A couple people have emailed me asking about whether or not the artists read the books and why doesn't the cover imagery always match the text. It’s a question that I get at every convention so...
I think, to some extent, we currently get blamed for sins of the past. I know that “back in the day” it was fairly standard practice to place any painting on a book cover but that rarely happens at this point. What we do, occasionally, have is lack of information at the time that you need it. As the big bookstore chains asked for sales material earlier and earlier, we were required to start creating the covers earlier and earlier. At this point, I need to be working on a title at least a year in advance of the publication date.
Still, most of the time we do have the manuscript, or a least a first draft that we can use. While most artists do read them, I cannot. Too many books need to be worked on at the same time to meet a catalog due date. I rely on the editors to give me a detailed synopsis and descriptions. We have a form that I ask them to fill out that describes the book, the characters, the plot, the tone. We don’t always want the jackets to be literal scenes from the book (what I call “chapter and verse” covers) sometimes we want more of a “mood” cover or a cover that evokes the story rather than gives an specific example from it. Which approach we take for a particular book is usually decided on in a fuzzy equation between the editor, myself, and how the Sales and Marketing departments want to position the book. In either case, these forms offer a springboard that lets me begin to think about the book and ask the editors more in-depth questions as I go.
Our main objective, of course, is to sell books. An author’s fan base will already buy the book. We need to catch the eye of a casual browser and turn them into a reader. That only gives us a few seconds to make a big impression. My goal is to do that without going so far as to contradict the book. In other words, reading between the lines should be fair game. For the most part, people understand and welcome that interpretation, there is, however, a segment of the sf/f community that does ask for one hundred percent fidelity to the text. We once had a cityscape on a cover. The editor and author loved the artwork....but the fact that one stairway in the art was not described in the book kept eating away at the editor. In the end, he had the author write it into the book. This was inexplicable to me. I don’t imagine that the book described every brick and window that the artwork showed, but, that staircase had to have some textual origin for him.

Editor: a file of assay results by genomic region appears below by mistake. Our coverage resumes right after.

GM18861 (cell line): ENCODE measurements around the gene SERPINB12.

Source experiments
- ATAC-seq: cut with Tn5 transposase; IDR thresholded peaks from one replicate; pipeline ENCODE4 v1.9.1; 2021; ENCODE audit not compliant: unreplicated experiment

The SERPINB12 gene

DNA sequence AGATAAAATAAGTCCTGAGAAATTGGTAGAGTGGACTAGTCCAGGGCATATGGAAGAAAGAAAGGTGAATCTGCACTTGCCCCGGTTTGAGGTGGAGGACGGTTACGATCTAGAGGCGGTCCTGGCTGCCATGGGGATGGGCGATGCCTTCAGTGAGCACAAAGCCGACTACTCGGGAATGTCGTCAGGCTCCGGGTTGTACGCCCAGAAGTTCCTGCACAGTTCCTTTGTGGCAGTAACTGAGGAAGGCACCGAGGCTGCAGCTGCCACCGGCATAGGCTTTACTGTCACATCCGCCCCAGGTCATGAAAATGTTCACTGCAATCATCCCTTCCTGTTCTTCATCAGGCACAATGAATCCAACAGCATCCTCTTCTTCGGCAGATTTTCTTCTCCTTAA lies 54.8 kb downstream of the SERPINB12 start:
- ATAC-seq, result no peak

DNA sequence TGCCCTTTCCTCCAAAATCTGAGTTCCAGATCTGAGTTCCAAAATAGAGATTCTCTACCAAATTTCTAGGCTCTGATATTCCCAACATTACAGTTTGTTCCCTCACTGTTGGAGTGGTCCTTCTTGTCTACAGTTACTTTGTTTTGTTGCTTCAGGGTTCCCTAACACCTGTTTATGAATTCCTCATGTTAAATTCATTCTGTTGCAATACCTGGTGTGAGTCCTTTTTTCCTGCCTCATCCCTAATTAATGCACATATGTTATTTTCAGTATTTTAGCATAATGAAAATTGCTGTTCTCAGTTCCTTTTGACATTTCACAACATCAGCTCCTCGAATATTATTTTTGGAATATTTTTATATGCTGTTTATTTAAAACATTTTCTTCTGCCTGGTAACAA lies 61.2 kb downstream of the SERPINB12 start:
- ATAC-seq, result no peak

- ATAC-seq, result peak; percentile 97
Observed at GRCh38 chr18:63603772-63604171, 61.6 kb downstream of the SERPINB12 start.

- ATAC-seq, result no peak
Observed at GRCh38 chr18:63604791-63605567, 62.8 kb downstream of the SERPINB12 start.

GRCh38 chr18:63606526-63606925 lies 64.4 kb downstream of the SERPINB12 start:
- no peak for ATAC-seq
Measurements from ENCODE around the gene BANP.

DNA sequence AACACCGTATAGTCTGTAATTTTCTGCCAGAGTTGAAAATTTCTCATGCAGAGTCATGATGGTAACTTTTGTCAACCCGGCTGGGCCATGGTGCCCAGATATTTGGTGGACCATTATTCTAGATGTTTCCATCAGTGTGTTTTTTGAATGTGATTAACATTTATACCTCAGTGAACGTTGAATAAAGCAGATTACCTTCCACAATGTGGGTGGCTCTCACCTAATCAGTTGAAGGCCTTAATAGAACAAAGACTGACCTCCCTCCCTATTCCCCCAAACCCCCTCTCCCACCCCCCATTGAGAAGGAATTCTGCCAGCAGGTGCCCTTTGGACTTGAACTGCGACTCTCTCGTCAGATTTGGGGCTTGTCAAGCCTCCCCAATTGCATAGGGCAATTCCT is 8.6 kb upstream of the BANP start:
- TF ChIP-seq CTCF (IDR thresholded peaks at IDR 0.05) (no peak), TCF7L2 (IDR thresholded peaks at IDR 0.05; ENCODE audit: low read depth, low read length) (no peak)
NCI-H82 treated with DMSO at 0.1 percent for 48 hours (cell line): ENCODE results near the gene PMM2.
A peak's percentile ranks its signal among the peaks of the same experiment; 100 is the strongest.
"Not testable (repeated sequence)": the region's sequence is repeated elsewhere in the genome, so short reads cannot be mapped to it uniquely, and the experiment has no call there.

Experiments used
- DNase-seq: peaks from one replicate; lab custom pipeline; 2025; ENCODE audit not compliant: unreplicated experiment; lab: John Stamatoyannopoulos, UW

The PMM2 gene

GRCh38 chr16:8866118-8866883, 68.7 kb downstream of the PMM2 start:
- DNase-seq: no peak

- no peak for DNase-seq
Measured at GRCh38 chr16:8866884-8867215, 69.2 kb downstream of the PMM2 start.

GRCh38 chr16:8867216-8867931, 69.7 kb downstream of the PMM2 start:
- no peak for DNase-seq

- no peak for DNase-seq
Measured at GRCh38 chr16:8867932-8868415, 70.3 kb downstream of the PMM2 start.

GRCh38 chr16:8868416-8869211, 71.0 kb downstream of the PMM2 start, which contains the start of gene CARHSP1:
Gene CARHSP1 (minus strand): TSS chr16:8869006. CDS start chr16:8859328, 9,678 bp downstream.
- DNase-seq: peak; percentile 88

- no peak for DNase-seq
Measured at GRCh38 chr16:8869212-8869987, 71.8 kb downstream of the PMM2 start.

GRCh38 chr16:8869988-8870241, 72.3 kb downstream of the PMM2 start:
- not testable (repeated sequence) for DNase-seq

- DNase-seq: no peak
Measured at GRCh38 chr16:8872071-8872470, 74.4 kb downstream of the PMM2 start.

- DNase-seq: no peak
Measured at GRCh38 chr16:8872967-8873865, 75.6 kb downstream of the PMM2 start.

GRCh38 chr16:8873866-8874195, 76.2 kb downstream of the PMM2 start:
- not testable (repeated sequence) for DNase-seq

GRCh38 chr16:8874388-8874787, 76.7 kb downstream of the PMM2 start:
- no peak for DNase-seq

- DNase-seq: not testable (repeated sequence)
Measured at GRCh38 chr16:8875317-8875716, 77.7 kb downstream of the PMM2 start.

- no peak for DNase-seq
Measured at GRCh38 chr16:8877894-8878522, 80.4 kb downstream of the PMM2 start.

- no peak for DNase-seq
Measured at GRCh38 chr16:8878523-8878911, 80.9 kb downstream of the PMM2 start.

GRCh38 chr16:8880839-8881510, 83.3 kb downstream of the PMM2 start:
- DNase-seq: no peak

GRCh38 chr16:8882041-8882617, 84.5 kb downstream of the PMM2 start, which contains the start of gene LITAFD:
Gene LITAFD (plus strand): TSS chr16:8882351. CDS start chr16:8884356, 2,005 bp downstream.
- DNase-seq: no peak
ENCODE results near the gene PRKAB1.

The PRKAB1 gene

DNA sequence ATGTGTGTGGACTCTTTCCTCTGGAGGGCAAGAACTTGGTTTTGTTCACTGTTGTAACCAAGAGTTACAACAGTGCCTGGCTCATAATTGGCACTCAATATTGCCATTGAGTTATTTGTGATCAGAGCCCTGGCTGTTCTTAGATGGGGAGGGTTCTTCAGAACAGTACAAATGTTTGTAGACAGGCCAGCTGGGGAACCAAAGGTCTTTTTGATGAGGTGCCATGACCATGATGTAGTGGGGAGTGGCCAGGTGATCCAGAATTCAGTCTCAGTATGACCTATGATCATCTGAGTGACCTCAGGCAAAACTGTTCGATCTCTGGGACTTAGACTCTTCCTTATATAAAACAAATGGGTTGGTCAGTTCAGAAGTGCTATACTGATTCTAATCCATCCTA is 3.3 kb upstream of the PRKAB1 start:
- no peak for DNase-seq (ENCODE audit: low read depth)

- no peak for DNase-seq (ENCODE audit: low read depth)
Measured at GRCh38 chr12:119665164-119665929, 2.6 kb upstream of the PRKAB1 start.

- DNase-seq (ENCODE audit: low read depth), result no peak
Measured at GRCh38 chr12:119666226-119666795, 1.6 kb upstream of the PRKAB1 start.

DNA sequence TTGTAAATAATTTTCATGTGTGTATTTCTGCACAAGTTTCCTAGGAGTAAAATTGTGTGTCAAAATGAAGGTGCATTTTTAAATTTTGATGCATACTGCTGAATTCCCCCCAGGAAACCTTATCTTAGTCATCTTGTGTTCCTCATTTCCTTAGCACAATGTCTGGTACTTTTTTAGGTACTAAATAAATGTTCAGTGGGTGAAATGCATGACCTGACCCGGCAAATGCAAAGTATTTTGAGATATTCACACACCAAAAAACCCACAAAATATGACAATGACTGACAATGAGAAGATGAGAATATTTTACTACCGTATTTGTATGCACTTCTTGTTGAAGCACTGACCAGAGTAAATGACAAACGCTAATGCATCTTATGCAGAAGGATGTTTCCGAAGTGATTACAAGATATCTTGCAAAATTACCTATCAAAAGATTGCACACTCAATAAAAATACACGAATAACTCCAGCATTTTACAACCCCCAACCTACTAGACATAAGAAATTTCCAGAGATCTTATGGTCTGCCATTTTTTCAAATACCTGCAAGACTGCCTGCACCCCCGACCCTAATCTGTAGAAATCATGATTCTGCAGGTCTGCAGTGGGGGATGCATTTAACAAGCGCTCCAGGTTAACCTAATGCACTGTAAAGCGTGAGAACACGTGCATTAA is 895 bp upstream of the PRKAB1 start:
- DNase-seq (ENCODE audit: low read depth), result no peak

I don’t require that an artist read the manuscript. Remember, they are often juggling many projects at once -- an author may work on one novel and a few short stories throughout a year, an illustrator will often work on a few hundred covers, gaming cards, and various other projects in that same time. Still, many artists will read, or at least skim, the books. Even so, you’d be amazed how different people perceive the same words. On a number of occasions I've had the author, editor, and artist all have three very different ideas on what something/someone looked like. You'd think the author is the authority, except, if the other two readers both have completely different ideas, than clearly there is a discrepancy between what the author has written and what others are perceiving...Given ten readers, you may well end up with ten different interpretations on what a character looks like. If those readers were intrigued enough to pick up and buy the book, then the first and most important part of our job is done.
“A cover needs to capture the potential of the book as well as give a spring board to the imagination. If we are not careful, we can box in the reader -- give them too much and thus take away their own participation in the read.” Jon Foster
“I do want a cover that people can look back at as they're reading and appreciate...I prefer to create a painting that evokes the book accurately. That's a nice vague way of saying, sometimes a literal scene is preferable, other times you have to be more interpretive, usually because the book has too little visual crunchiness to make a good cover.” Todd Lockwood
“Personally, I think we are responsible for the audience's first and strongest impression of what the characters and their world look like. I feel we owe it to the readers for that depiction to be an accurate one. So, whenever possible, I read the manuscript and attempt to be faithful. However, ultimately it comes down to this: An illustrator's first goal is to make a good cover. His second goal is to make an accurate cover, though never at the expense of the first.” Daniel Dos Santos